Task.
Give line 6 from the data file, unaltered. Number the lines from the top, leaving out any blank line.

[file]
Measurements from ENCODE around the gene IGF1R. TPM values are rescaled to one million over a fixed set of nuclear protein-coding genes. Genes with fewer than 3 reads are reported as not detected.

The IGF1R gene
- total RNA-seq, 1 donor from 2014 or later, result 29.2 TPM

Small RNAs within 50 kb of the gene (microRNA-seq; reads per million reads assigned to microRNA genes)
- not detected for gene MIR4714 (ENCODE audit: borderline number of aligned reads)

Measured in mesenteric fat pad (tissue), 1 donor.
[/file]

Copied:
Measured in mesenteric fat pad (tissue), 1 donor.